Boars are typically solitary, while sows tend to live in family units called sounders. Sounders consist of adult breeding females, offspring that are weaned but not of breeding age and piglets (Figure 5). Feral swine are one of the most prolific large mammals on Earth. They are weaned at three to four months of age and typically reach sexual maturity at eight months. Feral swine can produce two litters per year under ideal conditions and can breed year-round. As with coloration and weight, litter size can vary greatly depending on the ancestral lineage. Domestic breeds have the ability to produce much larger litters of sometimes more than 12 piglets, while those of truly Eurasian lineage produce smaller litters averaging four to five piglets. Federal biologists have observed a statewide average of 6.16 piglets per litter in Ohio. Litter sizes and reproductive potential increase as habitat quality increases.
|Figure 4. Physical appearance varies in feral swine. It can be difficult to tell the difference between domestic and feral swine based on appearance alone. Photo courtesy of USDA Wildlife Services.||Figure 5. Feral swine are prolific breeders. Sexually mature females can reproduce year round, and under ideal conditions, can have 2 litters per year with an average of 6 piglets per litter. Photo courtesy of Justin Stevenson, USDA Wildlife Services.|
Although capable of living up to 25 years, the average life expectancy of feral swine is less than 10 years. Most deaths are human-related, including hunting, trapping and vehicle collisions. Coyotes, bobcats and great-horned owls are considered natural predators of feral swine piglets, but these predators are not considered to be a limiting factor.
Ohio's feral swine spend much of their time on hilltops and ridges, while feral swine in other states frequent more riparian habitats. The home range for feral swine may vary with habitat quality, food availability and population density, and they often have seasonal home ranges within their annual range. Food availability is the primary factor that influences seasonal movements.
Feral swine are habitat and diet generalists. Hard mast such as acorns is a common food item. Feral swine also feed on grasses, forbs, shoots, roots, tubers, fruits and seeds, and can change food preference based on availability. Though their diet consists predominantly of vegetation, feral swine will also consume invertebrates, small vertebrates, eggs of ground-nesting birds, reptiles, amphibians, small mammals and occasionally the young of larger mammals such as white-tailed deer and livestock. Although feral swine will opportunistically consume mammals and ground-nesting bird eggs, it is unlikely that feral swine predation has a significant impact on Ohio's wildlife populations at present levels of swine abundance. In addition to predatory impacts, feral swine compete with native wildlife species for food resources. Acorns that would normally be cached by squirrels and other rodents, or used to build winter fat reserves of white-tailed deer, raccoons and wild turkeys, are quickly consumed by feral swine.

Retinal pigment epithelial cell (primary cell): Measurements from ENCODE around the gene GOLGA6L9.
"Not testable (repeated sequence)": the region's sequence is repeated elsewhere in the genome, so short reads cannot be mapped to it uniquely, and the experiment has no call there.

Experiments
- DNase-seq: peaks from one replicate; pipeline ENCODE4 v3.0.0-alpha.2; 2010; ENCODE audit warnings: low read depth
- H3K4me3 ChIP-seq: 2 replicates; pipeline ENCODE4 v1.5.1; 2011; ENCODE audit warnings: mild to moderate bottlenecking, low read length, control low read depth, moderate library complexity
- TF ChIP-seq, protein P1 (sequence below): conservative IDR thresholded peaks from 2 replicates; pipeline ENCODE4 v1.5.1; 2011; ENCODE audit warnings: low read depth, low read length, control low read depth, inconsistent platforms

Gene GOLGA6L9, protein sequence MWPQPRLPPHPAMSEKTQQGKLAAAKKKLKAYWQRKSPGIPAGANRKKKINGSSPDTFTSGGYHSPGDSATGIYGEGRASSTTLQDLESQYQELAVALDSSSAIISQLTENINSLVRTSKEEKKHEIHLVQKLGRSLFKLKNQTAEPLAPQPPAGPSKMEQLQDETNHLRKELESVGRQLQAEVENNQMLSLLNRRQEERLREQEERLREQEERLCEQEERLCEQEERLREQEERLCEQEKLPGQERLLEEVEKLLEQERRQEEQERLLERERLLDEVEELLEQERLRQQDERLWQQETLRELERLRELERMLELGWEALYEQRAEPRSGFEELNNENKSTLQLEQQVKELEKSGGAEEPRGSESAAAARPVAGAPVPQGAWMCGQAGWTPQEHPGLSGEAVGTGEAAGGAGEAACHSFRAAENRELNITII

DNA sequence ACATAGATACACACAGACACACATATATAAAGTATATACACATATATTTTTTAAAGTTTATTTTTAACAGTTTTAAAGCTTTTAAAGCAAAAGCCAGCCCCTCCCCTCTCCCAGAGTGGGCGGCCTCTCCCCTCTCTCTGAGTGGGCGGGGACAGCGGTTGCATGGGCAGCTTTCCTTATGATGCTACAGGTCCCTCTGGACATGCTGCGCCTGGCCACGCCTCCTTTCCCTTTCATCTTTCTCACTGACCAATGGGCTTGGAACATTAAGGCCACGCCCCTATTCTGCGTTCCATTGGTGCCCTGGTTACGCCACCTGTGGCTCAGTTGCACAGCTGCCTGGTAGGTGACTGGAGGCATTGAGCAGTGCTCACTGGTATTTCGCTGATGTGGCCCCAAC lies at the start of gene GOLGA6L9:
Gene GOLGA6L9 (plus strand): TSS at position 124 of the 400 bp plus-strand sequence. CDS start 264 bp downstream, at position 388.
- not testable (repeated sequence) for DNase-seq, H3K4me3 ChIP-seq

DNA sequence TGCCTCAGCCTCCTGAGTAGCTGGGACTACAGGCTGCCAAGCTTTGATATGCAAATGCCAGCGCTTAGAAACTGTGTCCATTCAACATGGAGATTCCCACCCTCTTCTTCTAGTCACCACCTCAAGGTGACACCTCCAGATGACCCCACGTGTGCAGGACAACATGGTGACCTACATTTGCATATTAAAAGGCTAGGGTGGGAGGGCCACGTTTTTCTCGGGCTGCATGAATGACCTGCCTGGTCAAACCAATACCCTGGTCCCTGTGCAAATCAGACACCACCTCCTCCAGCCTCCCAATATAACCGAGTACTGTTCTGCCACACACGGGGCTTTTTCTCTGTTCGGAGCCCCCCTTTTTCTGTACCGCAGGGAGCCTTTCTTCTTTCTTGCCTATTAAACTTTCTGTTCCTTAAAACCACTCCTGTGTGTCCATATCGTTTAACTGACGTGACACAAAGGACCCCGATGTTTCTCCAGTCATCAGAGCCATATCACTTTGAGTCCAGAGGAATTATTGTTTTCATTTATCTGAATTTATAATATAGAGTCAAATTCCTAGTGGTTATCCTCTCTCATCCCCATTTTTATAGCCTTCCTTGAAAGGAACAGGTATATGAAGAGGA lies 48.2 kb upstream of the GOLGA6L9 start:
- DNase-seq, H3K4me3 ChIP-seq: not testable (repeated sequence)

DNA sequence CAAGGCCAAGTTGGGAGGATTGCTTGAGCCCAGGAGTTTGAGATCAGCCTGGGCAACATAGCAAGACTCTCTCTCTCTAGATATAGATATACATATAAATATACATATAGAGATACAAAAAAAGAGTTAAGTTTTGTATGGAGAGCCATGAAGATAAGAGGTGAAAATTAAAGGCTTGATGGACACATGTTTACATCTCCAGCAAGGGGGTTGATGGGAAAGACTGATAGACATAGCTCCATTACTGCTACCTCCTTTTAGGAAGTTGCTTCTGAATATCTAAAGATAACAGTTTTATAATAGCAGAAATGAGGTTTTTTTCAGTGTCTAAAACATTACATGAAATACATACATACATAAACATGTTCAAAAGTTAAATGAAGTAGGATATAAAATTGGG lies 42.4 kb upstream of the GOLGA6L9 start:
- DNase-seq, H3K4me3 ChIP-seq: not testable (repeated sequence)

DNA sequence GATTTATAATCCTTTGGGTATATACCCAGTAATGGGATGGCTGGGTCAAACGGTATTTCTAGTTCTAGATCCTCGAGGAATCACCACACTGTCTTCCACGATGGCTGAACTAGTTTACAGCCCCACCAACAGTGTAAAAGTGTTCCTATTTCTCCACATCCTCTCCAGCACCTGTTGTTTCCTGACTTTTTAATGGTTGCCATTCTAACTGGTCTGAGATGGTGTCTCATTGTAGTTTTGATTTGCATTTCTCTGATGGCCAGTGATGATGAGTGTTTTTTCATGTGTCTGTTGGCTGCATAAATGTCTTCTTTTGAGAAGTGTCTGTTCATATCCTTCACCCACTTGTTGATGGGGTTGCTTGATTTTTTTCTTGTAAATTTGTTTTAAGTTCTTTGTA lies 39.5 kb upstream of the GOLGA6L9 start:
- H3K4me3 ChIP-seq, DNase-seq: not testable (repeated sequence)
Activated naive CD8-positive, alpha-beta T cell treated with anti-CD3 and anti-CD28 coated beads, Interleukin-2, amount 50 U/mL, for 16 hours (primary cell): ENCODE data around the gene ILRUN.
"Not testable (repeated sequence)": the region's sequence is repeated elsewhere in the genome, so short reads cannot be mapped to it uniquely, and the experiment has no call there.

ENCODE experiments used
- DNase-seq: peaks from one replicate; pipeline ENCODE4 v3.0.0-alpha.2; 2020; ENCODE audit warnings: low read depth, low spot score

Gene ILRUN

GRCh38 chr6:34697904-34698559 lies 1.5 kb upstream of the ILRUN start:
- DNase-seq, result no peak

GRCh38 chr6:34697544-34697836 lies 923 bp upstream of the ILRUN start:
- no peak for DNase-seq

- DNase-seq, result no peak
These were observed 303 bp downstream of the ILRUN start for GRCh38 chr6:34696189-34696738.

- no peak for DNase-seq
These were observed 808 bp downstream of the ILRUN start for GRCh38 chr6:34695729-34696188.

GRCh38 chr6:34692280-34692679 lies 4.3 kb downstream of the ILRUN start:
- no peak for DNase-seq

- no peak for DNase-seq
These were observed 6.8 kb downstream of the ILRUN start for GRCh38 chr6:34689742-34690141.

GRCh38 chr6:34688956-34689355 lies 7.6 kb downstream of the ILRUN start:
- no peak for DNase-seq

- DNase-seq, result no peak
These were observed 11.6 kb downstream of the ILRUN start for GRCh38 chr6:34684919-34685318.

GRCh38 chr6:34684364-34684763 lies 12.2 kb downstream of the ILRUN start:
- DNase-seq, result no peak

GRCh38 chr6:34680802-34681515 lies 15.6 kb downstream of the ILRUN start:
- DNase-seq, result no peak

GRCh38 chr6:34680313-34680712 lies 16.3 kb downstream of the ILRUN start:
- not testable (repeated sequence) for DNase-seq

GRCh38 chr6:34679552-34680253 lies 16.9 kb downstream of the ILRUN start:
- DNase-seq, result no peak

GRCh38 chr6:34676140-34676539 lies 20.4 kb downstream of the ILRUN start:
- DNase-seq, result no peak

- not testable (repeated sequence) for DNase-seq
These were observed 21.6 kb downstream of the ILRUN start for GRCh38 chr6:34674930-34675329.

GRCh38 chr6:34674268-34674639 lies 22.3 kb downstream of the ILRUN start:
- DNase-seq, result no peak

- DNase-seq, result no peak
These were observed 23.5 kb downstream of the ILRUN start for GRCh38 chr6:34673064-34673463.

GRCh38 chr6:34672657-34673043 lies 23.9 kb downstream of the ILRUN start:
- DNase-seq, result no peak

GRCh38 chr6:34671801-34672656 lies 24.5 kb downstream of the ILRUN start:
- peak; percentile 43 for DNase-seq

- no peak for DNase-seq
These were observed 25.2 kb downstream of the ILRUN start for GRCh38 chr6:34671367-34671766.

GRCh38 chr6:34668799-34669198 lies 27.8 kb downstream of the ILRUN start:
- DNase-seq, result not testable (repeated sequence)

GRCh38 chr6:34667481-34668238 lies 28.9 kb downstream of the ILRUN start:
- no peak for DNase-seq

Damage and Disease
Feral swine cause significant damage to agricultural and natural resources. Ecological and economic losses from feral swine damage in the United States, when combined with control costs, are estimated to be $1.5 billion annually.
Aggressive rooting in soil often causes substantial property and habitat damage as feral swine search for food (Figures 6a and 6b). Because the feral swine diet consists primarily of vegetation, rooting in the forest floor can increase soil erosion and colonization by invasive species such as garlic mustard and bush honeysuckle. In addition, feral swine can disrupt forest regeneration, as rooting for food can dislodge and damage young tree and shrub seedlings (Figure 7). Foraging on crops can be extremely damaging. Feral swine damage to standing corn can resemble the aftermath of an errant steamroller (Figure 8).
|Figure 6a. Rooting damage to lawn. Photo courtesy of USDA Wildlife Services.||Figure 6b. Rooting damage to lawn. Photo courtesy of USDA Wildlife Services.|
|Figure 7. Feral swine rooting in forests disrupts regeneration (notice the absence of seedlings and herbaceous cover). Photo courtesy of Bryan Kay, ODNR Division of Wildlife.||Figure 8. Rooting damage to corn field. Photo courtesy of USDA Wildlife Services.|
Feral swine also cause damage to soils and plant life by wallowing (Figure 9). Feral swine seek out wet areas to roll in the mud, or wallow, as the summer months heat up. Wallows range in size from small mud puddles to churned slurries exceeding 300 square feet. Large wallows severely damage downstream water quality through silt deposition and bacterial contamination. Wallowing can disrupt wetland ecosystems and terrestrial plant communities. Unnoticed holes or ruts created by wallowing, as well as rooting, can damage equipment and pose a safety threat to farm equipment operators.